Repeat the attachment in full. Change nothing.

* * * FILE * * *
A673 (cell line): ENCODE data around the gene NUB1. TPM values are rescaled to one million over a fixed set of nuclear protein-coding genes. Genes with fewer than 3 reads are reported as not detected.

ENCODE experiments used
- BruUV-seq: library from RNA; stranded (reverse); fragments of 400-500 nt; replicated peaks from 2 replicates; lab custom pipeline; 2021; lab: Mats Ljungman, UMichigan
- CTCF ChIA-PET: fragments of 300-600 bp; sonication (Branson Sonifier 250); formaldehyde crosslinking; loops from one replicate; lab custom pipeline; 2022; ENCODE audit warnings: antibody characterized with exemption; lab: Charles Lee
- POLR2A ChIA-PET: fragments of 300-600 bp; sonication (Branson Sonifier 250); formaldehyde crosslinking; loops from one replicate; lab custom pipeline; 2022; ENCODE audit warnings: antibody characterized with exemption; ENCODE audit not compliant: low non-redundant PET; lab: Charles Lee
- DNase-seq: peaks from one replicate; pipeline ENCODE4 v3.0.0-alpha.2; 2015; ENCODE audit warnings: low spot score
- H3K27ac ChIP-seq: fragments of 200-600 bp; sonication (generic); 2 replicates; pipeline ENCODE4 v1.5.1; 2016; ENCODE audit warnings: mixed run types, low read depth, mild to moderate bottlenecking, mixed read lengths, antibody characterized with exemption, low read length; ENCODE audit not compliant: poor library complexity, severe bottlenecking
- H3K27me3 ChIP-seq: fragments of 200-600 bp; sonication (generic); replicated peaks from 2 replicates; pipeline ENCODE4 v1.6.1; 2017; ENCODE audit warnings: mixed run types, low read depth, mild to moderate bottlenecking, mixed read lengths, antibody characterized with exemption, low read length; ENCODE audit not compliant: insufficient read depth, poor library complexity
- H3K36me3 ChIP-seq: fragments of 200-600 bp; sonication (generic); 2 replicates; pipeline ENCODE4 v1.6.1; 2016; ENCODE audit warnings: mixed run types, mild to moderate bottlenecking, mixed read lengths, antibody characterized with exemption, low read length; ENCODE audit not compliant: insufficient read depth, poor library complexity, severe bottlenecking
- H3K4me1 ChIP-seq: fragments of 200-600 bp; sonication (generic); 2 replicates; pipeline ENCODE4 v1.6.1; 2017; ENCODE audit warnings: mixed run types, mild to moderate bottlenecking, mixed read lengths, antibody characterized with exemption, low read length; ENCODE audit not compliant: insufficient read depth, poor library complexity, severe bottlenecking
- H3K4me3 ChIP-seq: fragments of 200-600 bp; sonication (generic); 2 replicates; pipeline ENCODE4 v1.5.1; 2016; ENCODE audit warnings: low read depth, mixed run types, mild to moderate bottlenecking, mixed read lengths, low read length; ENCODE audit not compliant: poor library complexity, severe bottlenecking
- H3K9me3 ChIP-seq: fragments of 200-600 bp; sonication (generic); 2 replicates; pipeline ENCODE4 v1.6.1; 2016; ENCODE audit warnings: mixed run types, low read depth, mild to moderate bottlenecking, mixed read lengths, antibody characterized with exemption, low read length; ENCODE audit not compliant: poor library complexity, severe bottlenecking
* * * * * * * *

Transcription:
A673 (cell line): ENCODE data around the gene NUB1. TPM values are rescaled to one million over a fixed set of nuclear protein-coding genes. Genes with fewer than 3 reads are reported as not detected.

ENCODE experiments used
- BruUV-seq: library from RNA; stranded (reverse); fragments of 400-500 nt; replicated peaks from 2 replicates; lab custom pipeline; 2021; lab: Mats Ljungman, UMichigan
- CTCF ChIA-PET: fragments of 300-600 bp; sonication (Branson Sonifier 250); formaldehyde crosslinking; loops from one replicate; lab custom pipeline; 2022; ENCODE audit warnings: antibody characterized with exemption; lab: Charles Lee
- POLR2A ChIA-PET: fragments of 300-600 bp; sonication (Branson Sonifier 250); formaldehyde crosslinking; loops from one replicate; lab custom pipeline; 2022; ENCODE audit warnings: antibody characterized with exemption; ENCODE audit not compliant: low non-redundant PET; lab: Charles Lee
- DNase-seq: peaks from one replicate; pipeline ENCODE4 v3.0.0-alpha.2; 2015; ENCODE audit warnings: low spot score
- H3K27ac ChIP-seq: fragments of 200-600 bp; sonication (generic); 2 replicates; pipeline ENCODE4 v1.5.1; 2016; ENCODE audit warnings: mixed run types, low read depth, mild to moderate bottlenecking, mixed read lengths, antibody characterized with exemption, low read length; ENCODE audit not compliant: poor library complexity, severe bottlenecking
- H3K27me3 ChIP-seq: fragments of 200-600 bp; sonication (generic); replicated peaks from 2 replicates; pipeline ENCODE4 v1.6.1; 2017; ENCODE audit warnings: mixed run types, low read depth, mild to moderate bottlenecking, mixed read lengths, antibody characterized with exemption, low read length; ENCODE audit not compliant: insufficient read depth, poor library complexity
- H3K36me3 ChIP-seq: fragments of 200-600 bp; sonication (generic); 2 replicates; pipeline ENCODE4 v1.6.1; 2016; ENCODE audit warnings: mixed run types, mild to moderate bottlenecking, mixed read lengths, antibody characterized with exemption, low read length; ENCODE audit not compliant: insufficient read depth, poor library complexity, severe bottlenecking
- H3K4me1 ChIP-seq: fragments of 200-600 bp; sonication (generic); 2 replicates; pipeline ENCODE4 v1.6.1; 2017; ENCODE audit warnings: mixed run types, mild to moderate bottlenecking, mixed read lengths, antibody characterized with exemption, low read length; ENCODE audit not compliant: insufficient read depth, poor library complexity, severe bottlenecking
- H3K4me3 ChIP-seq: fragments of 200-600 bp; sonication (generic); 2 replicates; pipeline ENCODE4 v1.5.1; 2016; ENCODE audit warnings: low read depth, mixed run types, mild to moderate bottlenecking, mixed read lengths, low read length; ENCODE audit not compliant: poor library complexity, severe bottlenecking
- H3K9me3 ChIP-seq: fragments of 200-600 bp; sonication (generic); 2 replicates; pipeline ENCODE4 v1.6.1; 2016; ENCODE audit warnings: mixed run types, low read depth, mild to moderate bottlenecking, mixed read lengths, antibody characterized with exemption, low read length; ENCODE audit not compliant: poor library complexity, severe bottlenecking